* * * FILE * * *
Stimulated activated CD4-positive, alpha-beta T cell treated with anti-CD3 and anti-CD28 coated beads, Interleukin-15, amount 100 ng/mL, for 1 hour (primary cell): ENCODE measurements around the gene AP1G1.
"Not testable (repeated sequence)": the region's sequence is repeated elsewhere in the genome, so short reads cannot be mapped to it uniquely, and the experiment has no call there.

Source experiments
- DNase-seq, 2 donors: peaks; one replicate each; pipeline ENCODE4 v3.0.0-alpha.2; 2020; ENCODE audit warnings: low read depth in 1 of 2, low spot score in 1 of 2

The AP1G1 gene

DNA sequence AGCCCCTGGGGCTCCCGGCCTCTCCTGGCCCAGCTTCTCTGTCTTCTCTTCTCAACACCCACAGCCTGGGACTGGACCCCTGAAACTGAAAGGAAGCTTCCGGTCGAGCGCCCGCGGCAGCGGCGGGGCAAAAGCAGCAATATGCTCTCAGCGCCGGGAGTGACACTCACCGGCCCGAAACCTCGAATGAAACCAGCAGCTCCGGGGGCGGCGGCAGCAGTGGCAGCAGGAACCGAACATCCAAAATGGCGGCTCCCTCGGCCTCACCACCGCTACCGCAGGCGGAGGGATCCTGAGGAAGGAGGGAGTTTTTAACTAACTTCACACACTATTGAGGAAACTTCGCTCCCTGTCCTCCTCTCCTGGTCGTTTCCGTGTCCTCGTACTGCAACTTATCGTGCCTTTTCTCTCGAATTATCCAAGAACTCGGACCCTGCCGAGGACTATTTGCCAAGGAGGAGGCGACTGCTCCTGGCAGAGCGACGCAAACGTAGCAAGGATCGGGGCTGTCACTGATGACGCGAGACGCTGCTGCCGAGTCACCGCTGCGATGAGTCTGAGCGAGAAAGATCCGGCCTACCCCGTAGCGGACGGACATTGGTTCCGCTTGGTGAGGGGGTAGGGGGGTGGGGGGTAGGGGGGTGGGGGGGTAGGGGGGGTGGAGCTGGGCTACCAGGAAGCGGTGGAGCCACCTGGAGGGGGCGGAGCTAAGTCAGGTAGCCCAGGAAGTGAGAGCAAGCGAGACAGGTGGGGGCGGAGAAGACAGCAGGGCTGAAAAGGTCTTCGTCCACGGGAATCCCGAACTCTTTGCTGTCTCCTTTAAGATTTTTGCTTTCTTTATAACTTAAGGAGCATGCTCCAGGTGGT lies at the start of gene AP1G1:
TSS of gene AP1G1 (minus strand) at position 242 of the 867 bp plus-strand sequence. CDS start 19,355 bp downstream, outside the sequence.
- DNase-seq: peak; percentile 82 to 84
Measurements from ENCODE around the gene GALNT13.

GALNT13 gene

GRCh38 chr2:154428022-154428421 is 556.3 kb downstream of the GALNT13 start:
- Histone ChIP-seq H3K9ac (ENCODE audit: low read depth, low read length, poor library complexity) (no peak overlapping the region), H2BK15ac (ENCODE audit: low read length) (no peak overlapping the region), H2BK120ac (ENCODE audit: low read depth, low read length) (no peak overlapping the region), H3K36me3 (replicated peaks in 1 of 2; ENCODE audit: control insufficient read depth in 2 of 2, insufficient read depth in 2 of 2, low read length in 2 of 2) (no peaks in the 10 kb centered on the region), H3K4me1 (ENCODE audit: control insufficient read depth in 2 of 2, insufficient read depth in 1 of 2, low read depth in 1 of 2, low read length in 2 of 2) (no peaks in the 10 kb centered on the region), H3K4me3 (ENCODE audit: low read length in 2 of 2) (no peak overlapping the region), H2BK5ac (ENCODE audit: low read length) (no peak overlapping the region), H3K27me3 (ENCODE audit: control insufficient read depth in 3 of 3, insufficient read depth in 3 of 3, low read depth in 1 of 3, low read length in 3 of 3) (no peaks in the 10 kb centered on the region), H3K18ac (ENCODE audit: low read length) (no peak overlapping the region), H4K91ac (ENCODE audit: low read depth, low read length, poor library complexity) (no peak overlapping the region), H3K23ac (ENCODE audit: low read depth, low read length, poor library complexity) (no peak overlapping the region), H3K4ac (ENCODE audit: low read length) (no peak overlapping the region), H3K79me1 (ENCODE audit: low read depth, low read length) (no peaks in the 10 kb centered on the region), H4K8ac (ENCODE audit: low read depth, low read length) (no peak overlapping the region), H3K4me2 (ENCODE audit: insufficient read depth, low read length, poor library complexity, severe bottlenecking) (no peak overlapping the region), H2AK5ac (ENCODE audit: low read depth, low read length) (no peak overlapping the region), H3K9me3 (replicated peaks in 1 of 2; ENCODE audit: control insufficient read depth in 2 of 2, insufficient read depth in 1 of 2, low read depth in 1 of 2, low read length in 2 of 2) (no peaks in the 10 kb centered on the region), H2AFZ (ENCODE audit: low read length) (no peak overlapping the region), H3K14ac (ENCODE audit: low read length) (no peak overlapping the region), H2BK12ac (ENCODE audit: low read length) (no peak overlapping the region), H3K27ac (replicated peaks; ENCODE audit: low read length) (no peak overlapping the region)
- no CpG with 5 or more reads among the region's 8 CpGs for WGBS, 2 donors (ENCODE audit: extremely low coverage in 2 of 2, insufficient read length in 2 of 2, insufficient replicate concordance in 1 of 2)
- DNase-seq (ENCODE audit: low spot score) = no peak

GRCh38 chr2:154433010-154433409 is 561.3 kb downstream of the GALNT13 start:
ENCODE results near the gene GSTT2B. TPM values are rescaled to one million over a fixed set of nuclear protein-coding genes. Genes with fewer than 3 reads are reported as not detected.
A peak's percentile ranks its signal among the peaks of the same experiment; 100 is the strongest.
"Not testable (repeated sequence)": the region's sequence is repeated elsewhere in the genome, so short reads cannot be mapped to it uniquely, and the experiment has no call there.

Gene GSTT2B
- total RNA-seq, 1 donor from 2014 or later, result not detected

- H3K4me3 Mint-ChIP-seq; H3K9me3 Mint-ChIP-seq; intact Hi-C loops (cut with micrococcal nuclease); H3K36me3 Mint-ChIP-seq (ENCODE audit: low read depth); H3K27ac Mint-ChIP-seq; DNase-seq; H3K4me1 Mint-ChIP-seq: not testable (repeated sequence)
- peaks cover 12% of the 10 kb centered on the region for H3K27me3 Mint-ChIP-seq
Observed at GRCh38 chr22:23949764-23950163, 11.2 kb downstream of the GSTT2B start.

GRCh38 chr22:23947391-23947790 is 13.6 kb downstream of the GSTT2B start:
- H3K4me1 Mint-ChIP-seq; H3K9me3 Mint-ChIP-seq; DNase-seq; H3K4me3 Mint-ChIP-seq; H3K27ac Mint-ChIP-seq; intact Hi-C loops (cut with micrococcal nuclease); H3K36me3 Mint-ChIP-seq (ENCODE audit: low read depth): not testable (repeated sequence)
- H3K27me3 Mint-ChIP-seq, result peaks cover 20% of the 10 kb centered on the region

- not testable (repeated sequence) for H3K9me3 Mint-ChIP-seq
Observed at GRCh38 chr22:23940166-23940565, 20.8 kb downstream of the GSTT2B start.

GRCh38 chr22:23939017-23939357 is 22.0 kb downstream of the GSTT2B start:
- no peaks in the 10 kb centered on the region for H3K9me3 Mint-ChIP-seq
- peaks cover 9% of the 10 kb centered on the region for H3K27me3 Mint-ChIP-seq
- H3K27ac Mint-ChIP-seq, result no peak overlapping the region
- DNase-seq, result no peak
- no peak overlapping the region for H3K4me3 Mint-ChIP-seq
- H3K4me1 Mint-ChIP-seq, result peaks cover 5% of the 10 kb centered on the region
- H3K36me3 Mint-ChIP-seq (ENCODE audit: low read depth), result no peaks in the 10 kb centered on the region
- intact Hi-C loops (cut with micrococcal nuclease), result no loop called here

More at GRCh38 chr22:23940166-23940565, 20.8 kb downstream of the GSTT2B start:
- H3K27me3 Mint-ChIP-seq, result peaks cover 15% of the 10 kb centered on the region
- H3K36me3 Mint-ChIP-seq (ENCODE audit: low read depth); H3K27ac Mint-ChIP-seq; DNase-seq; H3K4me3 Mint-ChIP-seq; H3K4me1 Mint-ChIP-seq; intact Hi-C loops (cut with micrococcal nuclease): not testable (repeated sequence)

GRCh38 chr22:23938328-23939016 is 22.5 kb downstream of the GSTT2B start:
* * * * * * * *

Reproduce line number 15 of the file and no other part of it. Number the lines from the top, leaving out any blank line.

GRCh38 chr2:154433010-154433409 is 561.3 kb downstream of the GALNT13 start: